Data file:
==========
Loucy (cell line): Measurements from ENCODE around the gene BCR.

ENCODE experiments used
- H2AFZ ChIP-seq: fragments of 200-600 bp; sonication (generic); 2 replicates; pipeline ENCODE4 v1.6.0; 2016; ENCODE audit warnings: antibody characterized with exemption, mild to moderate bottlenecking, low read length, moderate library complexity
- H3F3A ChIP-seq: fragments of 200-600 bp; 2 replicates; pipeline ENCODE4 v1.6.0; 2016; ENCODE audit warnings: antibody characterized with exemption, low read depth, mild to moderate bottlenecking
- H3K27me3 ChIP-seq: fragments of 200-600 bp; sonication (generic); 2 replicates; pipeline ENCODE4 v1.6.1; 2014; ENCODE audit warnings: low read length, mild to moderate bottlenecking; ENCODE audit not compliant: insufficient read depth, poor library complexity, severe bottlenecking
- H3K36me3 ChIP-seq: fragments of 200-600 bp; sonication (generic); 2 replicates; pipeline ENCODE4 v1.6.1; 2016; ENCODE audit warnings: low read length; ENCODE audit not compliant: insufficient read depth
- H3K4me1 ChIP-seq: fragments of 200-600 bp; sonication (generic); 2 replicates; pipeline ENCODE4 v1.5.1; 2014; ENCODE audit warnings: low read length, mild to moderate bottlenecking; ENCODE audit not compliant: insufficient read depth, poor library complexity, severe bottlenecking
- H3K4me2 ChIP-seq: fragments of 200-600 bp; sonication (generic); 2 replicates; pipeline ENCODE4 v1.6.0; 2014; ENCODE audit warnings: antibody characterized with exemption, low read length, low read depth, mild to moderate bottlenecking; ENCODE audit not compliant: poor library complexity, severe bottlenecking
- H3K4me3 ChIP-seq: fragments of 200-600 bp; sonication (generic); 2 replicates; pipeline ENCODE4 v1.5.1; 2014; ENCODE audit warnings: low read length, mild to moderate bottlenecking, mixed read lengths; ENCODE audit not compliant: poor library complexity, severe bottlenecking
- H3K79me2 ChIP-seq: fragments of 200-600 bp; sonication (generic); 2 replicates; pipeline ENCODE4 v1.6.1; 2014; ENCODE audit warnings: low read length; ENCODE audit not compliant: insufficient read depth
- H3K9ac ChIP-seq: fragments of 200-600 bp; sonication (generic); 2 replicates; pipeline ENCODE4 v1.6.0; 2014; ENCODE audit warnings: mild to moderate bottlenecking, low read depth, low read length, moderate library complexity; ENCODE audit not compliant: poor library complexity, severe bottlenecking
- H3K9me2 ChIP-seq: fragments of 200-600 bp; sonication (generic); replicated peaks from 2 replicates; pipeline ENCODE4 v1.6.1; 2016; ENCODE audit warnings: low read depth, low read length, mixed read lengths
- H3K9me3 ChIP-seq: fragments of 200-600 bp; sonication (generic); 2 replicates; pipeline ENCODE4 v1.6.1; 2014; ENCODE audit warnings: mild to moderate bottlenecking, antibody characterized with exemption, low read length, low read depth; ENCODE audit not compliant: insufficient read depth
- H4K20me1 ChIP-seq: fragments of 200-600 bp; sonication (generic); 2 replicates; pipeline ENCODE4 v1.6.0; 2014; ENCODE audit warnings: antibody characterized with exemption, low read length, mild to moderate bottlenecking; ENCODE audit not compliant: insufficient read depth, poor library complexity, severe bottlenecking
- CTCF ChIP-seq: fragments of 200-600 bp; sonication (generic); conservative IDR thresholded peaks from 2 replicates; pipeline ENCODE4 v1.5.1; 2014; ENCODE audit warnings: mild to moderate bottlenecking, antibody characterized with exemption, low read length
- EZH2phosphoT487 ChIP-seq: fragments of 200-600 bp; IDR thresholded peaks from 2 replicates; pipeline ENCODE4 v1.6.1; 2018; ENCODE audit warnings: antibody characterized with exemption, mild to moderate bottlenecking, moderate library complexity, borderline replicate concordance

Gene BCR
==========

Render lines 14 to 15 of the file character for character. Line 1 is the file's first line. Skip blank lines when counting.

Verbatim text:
- H4K20me1 ChIP-seq: fragments of 200-600 bp; sonication (generic); 2 replicates; pipeline ENCODE4 v1.6.0; 2014; ENCODE audit warnings: antibody characterized with exemption, low read length, mild to moderate bottlenecking; ENCODE audit not compliant: insufficient read depth, poor library complexity, severe bottlenecking
- CTCF ChIP-seq: fragments of 200-600 bp; sonication (generic); conservative IDR thresholded peaks from 2 replicates; pipeline ENCODE4 v1.5.1; 2014; ENCODE audit warnings: mild to moderate bottlenecking, antibody characterized with exemption, low read length